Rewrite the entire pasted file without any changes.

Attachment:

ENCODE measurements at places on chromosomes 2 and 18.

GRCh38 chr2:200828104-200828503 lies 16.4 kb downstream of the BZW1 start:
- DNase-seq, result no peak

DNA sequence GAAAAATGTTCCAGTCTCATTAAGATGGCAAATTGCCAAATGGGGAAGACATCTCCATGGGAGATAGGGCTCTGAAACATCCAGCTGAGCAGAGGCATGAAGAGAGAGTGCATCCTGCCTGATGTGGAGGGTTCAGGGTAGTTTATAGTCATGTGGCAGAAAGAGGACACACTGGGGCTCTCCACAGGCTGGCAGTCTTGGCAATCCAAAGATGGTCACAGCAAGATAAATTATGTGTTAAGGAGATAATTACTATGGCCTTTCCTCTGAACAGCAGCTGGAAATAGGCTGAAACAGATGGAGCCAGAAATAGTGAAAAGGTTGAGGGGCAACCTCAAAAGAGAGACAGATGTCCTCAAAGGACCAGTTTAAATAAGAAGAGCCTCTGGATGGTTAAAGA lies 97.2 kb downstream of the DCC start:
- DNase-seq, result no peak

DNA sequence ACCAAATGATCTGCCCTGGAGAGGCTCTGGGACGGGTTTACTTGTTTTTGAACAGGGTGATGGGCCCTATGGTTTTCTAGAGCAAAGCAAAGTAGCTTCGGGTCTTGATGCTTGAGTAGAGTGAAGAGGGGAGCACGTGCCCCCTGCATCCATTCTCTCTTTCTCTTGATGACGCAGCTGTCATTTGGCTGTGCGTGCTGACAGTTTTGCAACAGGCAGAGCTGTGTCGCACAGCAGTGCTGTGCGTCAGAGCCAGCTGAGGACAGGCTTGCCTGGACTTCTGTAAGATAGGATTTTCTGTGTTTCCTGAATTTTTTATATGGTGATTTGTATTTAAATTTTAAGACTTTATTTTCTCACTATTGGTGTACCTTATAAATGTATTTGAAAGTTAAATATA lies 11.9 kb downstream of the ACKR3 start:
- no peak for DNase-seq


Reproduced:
ENCODE measurements at places on chromosomes 2 and 18.

GRCh38 chr2:200828104-200828503 lies 16.4 kb downstream of the BZW1 start:
- DNase-seq, result no peak

DNA sequence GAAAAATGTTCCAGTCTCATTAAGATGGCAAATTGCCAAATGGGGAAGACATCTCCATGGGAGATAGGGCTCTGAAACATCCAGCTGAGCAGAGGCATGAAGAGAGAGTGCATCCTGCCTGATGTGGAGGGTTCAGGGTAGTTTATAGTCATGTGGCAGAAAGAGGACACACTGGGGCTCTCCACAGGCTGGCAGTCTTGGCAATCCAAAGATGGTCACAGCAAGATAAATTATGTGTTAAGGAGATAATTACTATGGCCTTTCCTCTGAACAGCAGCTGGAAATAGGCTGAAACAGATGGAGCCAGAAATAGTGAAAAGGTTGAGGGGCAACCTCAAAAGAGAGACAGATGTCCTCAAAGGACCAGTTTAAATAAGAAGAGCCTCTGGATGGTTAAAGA lies 97.2 kb downstream of the DCC start:
- DNase-seq, result no peak

DNA sequence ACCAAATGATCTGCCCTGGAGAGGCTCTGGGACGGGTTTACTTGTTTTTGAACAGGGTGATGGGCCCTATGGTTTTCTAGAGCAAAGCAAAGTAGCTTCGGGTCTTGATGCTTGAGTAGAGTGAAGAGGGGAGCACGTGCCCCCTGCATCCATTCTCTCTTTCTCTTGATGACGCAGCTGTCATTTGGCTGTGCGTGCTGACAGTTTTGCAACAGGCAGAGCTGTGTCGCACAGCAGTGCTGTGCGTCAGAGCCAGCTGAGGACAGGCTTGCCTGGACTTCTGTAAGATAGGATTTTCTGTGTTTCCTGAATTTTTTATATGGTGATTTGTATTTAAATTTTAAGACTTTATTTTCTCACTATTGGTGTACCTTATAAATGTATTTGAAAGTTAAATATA lies 11.9 kb downstream of the ACKR3 start:
- no peak for DNase-seq